At 14, XCX was already on the radar, albeit far from mainstream, discovered on MySpace and invited to play raves at the weekend. An only child, her parents would drive her to and from performances—sometimes staying, watching on like ever-adoring chaperones—then take her to school come Monday. What might have remained a fond memory or a passing phase, however, evolved into a career, with a capital “c,” her warehouse party past giving rise to a girl who knew her pop hooks and dance beats.

The past half-decade has seen her morph from girl to woman, as well as release several solid songs, among them one of her best, “Nuclear Seasons.” At 16 she signed a record deal, catapulting the former club kid from promising act to legitimate artist with a single signature. For the past four years she’s worked towards today, which sees her major label release of True Romance. Her lyrical prowess and knack for catchiness continue to impress with this sweeping and anthemic debut, a 13-track album featuring favorites like “Lock You Up,” “What I Like” and “Cloud Aura.”

XCX, who also co-wrote Icona Pop’s “I Love It,” (which, if you’ll recall, was a huge hit following a particularly entertaining episode of HBO’s Girls) is currently touring Europe and the U.K. with Ellie Goulding, and will touch down in the States come May. New Yorkers can catch her supporting Marina and the Diamonds at Rumsey Playfield on May 29 and alongside Little Daylight on May 31 at Glasslands Gallery.

In the meantime, hear from the hard-hitting goth-pop princess herself. She’s got plenty to say, from her outlook on love (which she’s in, with Ryan Andrews) to her fantasies surrounding calling all the concert shots (think outlandish creative direction as it pertains to set design, à la Girls dreamboat douchebag Booth Jonathan).

You titled the album True Romance. Is this record the embodiment of “true romance,” to you? It’s such a bold statement to make. To say, like, Here it is. This is the definition.
This record is, for me, what true romance is. I’ve been writing the record for the past two to three years, but one song I wrote when I was 16. So, I feel like I’ve been writing this album as I’ve been growing up. Your views on love and life change over time. You experience different relationships, that kind of thing, and I think the record is kind of about that. It’s about love from different angles. Different periods of your life. There’s a bratty breakup song, when you went out with a bad boy. Then there’s a song about falling in epic, amazing, real, true love. And I feel like that’s what happened to me during the process of writing this album. I feel like I’ve fallen in love, massively. I feel like the record looks at how you can be on this love trip, in this dream state, but at the same time you can feel lonely and isolated. I think it’s interesting how schizophrenic love is. And that’s what the record is to me. It’s schizophrenic. It sounds that way. It sounds like love.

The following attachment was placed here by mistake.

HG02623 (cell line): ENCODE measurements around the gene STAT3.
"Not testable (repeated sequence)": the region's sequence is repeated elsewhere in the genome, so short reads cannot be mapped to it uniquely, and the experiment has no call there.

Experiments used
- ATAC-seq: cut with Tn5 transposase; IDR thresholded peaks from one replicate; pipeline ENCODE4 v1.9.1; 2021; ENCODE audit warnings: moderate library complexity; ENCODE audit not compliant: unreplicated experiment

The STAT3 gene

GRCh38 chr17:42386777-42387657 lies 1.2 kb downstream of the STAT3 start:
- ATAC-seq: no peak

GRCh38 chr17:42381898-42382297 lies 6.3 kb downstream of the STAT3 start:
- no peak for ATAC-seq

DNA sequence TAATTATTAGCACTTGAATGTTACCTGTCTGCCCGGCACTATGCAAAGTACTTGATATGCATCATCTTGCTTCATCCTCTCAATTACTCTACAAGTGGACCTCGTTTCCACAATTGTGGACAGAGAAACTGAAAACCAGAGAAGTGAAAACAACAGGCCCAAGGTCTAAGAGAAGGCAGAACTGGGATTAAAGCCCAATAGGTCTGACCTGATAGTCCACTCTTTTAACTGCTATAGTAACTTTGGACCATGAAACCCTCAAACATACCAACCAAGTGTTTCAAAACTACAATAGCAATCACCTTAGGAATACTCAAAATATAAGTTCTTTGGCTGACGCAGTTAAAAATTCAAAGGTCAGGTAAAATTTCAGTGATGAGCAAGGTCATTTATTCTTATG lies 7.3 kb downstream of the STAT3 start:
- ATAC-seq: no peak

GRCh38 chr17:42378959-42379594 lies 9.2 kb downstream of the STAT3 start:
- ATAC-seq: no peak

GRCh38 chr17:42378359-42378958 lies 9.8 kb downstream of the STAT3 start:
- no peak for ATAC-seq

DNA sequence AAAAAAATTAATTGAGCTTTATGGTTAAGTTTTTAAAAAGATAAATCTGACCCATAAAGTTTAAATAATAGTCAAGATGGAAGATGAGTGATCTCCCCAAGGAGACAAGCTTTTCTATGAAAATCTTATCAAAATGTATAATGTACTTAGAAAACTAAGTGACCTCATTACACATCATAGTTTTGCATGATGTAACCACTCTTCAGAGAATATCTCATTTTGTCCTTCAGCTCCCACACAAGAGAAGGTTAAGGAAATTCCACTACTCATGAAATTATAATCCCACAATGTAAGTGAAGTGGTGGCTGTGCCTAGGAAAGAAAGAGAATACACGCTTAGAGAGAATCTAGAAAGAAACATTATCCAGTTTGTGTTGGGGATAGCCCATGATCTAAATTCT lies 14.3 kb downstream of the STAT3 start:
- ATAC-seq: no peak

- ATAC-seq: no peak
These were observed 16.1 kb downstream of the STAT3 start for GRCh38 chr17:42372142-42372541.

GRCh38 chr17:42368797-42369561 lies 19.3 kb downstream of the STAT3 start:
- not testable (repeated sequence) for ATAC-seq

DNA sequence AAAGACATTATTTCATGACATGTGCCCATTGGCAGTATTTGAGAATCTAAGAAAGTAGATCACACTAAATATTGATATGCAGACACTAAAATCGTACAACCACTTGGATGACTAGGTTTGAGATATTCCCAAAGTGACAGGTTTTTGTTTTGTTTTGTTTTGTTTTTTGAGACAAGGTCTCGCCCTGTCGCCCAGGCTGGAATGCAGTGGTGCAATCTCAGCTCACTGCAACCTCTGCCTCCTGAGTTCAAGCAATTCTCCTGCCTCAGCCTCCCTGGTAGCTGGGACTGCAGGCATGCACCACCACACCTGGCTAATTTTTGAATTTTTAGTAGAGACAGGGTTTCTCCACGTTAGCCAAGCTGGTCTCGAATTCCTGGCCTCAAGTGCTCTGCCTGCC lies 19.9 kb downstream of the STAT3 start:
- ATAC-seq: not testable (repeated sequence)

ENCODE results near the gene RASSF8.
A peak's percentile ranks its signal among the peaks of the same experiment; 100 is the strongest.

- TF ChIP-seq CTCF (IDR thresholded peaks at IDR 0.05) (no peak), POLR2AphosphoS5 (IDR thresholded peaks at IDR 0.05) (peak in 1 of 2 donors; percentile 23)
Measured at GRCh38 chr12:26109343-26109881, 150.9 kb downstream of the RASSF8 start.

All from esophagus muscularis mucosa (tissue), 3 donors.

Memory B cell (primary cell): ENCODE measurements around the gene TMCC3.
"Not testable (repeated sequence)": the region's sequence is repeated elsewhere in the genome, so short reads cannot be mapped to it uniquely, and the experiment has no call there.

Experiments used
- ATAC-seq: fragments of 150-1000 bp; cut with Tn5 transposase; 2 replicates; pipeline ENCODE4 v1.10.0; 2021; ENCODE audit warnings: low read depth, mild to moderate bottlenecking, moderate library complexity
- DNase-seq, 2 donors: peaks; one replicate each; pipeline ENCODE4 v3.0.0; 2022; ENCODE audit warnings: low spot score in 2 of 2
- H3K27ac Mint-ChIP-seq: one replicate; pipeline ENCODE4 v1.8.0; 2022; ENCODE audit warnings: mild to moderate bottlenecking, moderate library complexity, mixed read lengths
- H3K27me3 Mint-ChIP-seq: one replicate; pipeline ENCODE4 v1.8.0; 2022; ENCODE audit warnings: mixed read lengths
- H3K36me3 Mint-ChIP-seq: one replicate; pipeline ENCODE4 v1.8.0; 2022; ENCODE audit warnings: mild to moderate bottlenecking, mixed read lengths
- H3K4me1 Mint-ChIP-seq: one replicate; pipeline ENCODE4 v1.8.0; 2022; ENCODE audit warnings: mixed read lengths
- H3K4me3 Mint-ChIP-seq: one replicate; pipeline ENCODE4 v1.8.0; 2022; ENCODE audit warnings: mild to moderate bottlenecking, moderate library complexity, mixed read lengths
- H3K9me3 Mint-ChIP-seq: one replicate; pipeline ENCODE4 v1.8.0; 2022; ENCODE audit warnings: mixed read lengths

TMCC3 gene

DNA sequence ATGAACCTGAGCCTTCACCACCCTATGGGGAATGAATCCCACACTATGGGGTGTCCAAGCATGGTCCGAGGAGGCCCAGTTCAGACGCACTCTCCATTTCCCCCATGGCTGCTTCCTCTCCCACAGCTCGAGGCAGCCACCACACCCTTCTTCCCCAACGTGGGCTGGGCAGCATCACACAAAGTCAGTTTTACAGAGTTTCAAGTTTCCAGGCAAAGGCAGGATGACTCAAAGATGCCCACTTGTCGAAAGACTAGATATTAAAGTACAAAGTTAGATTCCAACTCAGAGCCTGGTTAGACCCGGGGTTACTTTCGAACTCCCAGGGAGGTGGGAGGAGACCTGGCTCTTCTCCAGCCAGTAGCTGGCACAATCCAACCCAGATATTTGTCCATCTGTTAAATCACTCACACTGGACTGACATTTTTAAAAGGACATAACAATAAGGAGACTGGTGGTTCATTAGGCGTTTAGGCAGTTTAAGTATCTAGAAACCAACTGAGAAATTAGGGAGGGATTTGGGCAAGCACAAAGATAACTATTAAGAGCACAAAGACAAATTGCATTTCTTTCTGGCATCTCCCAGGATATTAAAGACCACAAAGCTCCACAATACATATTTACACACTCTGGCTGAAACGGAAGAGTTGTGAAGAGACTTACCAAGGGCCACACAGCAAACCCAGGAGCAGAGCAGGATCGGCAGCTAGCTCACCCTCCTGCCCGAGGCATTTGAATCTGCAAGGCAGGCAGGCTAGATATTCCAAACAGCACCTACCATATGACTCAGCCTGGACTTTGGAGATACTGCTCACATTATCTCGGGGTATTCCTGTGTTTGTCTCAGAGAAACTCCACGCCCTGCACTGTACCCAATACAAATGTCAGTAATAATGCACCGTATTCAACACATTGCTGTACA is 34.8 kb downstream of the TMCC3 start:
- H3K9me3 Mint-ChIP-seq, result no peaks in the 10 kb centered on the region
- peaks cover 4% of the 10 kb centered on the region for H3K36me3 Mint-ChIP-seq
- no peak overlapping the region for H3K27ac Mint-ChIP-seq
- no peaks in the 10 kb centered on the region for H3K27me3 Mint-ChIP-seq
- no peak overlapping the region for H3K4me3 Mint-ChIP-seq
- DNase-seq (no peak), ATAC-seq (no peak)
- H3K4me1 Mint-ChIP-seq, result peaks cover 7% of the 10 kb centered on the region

Did the title come at the end?
The title came last, actually. It was kind of, like, a reflection. I never wanted to make a concept album and come up with the title track and write songs around the title. I wanted to write the songs as naturally as possible and as naturally as they came to me. It just so happened they were about love. Once I started writing them, I supposed that was an appropriate title.

Makes sense. Can you tell me a bit about being so young coming up in the music scene?  
It was kind of crazy. At the beginning, I was very, very excited about everything. I was 15, signing a record deal. I was so elated by it. So, whenever there were highs and lows—which there definitely were, and still are—I took them really personally. It was a quite traumatic experience making this album, especially when I was younger. It can be emotional making an album, putting all your thoughts and feelings on a CD. I found the industry very difficult. There were so many expectations I thought I had to live up to. I was unsure who I was. I wrote the song “Stay Away” then. I began to find myself and what kind of music I wanted to make. I feel like I’ve changed a lot. I realized I don’t have any criteria I need to meet. I’m just doing my thing. I’m not feeling like I have to please anyone.

Even with the tumult, it had to have been a blast.
It was really fun. When I was younger, I’d go to raves, and that was crazy. Then, I’d go to school on Monday, and that was weird. But, it was cool. I kind of feel like I got sucked into that. I’m glad I left that scene and started making real music on my own.

Oh, yes. You’re talented, your debut’s a gem and, on top of that, you’ve traveled the world touring in support of Coldplay, Santigold, Ellie Goulding. Was it difficult to adjust to the limelight? MySpace and late-night raves are one thing, but stadiums are another thing all together. That’s rock star status.
For me, I can’t think about going on stage as the “limelight.” I think about it as playing my songs for people and losing my mind. When I’m on stage, I feel completely free. I feel completely inspired. I’m not thinking about anything else. I’m getting lost in the moment. It’s like one big trip.

Speaking of trip, do you have a favorite place to play?
I love America. I love L.A. and I love New York. And I haven’t been there yet, but I know I’m going to love Tokyo so much when I go. It sounds so magical.

It does. So, which one: New York or L.A.?